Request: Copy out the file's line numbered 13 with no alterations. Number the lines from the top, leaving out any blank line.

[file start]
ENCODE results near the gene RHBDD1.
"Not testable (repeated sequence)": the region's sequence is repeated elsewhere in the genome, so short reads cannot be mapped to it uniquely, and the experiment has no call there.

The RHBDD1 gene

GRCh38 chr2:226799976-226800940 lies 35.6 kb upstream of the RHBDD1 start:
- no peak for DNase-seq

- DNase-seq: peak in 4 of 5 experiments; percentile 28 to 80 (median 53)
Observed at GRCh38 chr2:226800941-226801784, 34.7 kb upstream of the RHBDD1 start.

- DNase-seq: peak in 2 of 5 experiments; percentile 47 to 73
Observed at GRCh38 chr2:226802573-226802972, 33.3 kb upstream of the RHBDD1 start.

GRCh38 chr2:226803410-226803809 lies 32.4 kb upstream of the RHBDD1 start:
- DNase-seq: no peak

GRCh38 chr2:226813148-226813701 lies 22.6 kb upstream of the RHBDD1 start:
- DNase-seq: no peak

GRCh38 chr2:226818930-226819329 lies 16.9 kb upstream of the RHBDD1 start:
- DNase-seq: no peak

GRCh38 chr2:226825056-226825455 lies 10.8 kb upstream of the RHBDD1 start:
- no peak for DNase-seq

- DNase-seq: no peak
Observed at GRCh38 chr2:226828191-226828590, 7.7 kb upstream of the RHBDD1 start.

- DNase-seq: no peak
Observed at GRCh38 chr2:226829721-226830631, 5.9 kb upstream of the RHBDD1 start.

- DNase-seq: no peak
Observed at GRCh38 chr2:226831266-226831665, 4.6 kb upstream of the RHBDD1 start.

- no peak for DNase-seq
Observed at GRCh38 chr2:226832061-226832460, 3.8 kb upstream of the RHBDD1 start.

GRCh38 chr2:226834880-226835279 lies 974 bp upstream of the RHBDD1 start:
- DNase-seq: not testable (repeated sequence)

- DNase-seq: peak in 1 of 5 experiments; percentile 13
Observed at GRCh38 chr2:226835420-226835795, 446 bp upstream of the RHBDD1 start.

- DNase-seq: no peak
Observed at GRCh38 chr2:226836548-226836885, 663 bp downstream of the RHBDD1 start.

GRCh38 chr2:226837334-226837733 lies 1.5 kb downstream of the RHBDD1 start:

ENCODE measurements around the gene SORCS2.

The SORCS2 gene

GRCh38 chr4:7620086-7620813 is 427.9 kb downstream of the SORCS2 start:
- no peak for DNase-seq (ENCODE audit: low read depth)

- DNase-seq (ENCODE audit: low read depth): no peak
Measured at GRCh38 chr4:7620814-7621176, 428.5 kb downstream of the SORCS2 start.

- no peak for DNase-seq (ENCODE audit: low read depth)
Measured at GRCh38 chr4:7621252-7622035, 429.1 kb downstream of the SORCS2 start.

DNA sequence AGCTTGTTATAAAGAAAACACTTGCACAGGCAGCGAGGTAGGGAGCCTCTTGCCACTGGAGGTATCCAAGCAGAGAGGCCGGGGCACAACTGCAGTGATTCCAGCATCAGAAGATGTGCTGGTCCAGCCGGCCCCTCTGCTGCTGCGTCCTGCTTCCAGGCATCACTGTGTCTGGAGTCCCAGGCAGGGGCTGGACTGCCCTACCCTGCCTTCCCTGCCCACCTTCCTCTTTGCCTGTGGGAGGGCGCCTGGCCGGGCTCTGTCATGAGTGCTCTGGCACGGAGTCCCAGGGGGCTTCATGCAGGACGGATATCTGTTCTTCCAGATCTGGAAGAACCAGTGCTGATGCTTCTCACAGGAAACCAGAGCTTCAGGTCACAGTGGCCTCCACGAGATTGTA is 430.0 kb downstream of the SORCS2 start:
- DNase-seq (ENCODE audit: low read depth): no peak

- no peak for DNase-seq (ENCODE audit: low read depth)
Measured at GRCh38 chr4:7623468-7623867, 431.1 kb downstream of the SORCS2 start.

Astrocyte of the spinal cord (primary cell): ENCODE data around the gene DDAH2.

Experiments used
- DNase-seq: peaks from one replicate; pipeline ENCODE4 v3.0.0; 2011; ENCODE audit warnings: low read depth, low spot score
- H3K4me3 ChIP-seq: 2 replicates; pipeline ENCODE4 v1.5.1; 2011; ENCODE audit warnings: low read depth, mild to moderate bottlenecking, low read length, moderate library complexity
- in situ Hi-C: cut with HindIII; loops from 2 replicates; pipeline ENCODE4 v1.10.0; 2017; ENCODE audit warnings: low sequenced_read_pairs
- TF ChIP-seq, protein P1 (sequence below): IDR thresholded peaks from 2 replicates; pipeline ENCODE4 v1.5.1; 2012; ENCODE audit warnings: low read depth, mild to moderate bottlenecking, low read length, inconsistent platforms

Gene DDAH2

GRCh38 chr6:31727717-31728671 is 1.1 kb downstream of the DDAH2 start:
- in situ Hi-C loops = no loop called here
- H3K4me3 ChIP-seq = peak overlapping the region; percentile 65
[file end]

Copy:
- DNase-seq: no peak